Thu. May 23rd, 2019

Comair strike: Labour Court halts Numsa protest plans

British Airways UK to South Africa flightsNumsa says they are awaiting an explanation from the Labour Court on its decision.

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The Labour Court of South Africa, in Johannesburg, has ruled in favour of Comair, forcing the National Union of Metalworkers of South Africa (Numsa) to halt their protest plans.

As reported by EWN, the trade union, which represents a fraction of the aviation company’s 2 000-plus employees, had threatened to take their disgruntlement to the streets after both parties failed to reach consensus in wage negotiations.

Comair strike: What prompted the protest plans?

In their application to halt Numsa’s protests, Comair revealed that the wage disputes originate from the “salary anomalies of 21 employees hired prior to 2009 being paid higher than the agreed applicable salary scale.”

“Numsa is only willing to consider increasing salaries for the entire bargaining unit to match those of the highest-paid ‘outlier’. Comair has made various proposals to bring the ‘outliers’ into the agreed salary band, all of which has been rejected by the Union,” the aviation company had noted in a statement.

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According to Numsa, however, it is not fair that Comair refuses to pay employees who perform similar duties equally.

The planned protests would have done little damage to the low-cost airline’s operations, Comair CEO, Wrenelle Stander confirmed.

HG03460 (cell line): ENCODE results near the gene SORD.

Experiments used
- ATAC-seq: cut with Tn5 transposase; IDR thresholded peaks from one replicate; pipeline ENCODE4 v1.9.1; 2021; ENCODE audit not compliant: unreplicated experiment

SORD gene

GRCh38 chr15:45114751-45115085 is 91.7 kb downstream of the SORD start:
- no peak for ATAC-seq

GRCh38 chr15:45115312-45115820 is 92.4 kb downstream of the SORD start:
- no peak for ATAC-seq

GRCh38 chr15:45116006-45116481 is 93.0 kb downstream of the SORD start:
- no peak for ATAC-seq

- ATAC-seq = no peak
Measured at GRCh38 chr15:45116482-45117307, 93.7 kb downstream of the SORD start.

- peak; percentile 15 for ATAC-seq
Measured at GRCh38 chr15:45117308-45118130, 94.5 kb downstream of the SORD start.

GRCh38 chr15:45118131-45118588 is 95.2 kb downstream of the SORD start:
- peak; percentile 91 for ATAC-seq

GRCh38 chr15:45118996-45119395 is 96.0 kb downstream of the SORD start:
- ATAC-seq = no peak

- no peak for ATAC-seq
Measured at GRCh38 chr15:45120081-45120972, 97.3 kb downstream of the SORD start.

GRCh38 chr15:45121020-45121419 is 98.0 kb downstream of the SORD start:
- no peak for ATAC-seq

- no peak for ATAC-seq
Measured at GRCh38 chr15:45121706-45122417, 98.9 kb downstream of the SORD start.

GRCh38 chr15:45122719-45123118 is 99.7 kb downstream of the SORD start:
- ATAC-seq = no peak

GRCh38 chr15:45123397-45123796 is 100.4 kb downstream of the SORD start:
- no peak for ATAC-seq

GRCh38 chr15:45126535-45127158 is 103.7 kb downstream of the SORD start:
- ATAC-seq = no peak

“Comair had put comprehensive contingency plans in place in case the strike had gone ahead.

“These included employees from around the business volunteering to assist at airports, pro-actively contacting customers to facilitate check-in and providing additional bag-drop counters,” the aviation company noted in a statement.

Numsa wants an explanation from the Labour Court

Stander, reacting to the judgment, stated that there was no need for protest action when the matter could have easily been resolved through proactive negotiation.

“We value our employees and respect their right to strike however, would always prefer to reach a mutually acceptable solution. We will continue to engage the union,” he said.

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Numsa, however, has not accepted the ruling. The trade union called for the Labour Court to provide reasons for why it overlooked the cries of the people.

“This week, we’re also expecting the Labour Court to furnish us with reasons for granting Comair a temporary interdict for the strike.

“This explanation will assist us to make a final decision on a possible way forward. And, of course, we’ll have to consult our members as well for a mandate,” Numsa spokesperson, Phakamile Hlubi-Majola stated.

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